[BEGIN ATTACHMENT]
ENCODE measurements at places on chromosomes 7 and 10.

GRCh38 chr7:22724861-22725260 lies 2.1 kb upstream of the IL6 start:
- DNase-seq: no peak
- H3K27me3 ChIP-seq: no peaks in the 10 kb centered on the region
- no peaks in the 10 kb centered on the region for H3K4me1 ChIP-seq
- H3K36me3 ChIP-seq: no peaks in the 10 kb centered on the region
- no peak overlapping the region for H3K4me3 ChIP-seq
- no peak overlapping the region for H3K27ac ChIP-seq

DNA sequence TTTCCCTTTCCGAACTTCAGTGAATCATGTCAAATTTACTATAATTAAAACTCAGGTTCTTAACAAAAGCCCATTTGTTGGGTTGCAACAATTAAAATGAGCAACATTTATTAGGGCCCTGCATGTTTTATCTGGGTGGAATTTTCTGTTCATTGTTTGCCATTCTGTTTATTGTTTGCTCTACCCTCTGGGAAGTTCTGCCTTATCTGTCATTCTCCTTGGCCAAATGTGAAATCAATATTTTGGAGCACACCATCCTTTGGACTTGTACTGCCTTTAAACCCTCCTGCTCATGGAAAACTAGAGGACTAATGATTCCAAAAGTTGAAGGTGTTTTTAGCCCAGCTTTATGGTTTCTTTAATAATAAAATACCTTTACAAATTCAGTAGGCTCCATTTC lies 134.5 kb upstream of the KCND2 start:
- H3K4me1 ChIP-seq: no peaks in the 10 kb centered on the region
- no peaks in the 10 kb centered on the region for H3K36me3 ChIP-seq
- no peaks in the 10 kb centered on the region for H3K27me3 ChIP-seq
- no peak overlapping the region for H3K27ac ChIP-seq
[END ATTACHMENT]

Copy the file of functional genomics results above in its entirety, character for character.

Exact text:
ENCODE measurements at places on chromosomes 7 and 10.

GRCh38 chr7:22724861-22725260 lies 2.1 kb upstream of the IL6 start:
- DNase-seq: no peak
- H3K27me3 ChIP-seq: no peaks in the 10 kb centered on the region
- no peaks in the 10 kb centered on the region for H3K4me1 ChIP-seq
- H3K36me3 ChIP-seq: no peaks in the 10 kb centered on the region
- no peak overlapping the region for H3K4me3 ChIP-seq
- no peak overlapping the region for H3K27ac ChIP-seq

DNA sequence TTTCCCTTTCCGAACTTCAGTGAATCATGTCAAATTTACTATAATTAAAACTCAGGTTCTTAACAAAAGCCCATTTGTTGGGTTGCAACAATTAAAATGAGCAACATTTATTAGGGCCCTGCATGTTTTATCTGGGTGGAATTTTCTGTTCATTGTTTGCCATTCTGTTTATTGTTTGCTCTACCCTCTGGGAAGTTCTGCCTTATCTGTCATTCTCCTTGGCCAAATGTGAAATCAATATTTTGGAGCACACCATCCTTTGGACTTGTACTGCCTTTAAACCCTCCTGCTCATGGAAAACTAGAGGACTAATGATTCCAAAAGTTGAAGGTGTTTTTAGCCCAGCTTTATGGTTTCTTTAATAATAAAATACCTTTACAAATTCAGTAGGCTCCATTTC lies 134.5 kb upstream of the KCND2 start:
- H3K4me1 ChIP-seq: no peaks in the 10 kb centered on the region
- no peaks in the 10 kb centered on the region for H3K36me3 ChIP-seq
- no peaks in the 10 kb centered on the region for H3K27me3 ChIP-seq
- no peak overlapping the region for H3K27ac ChIP-seq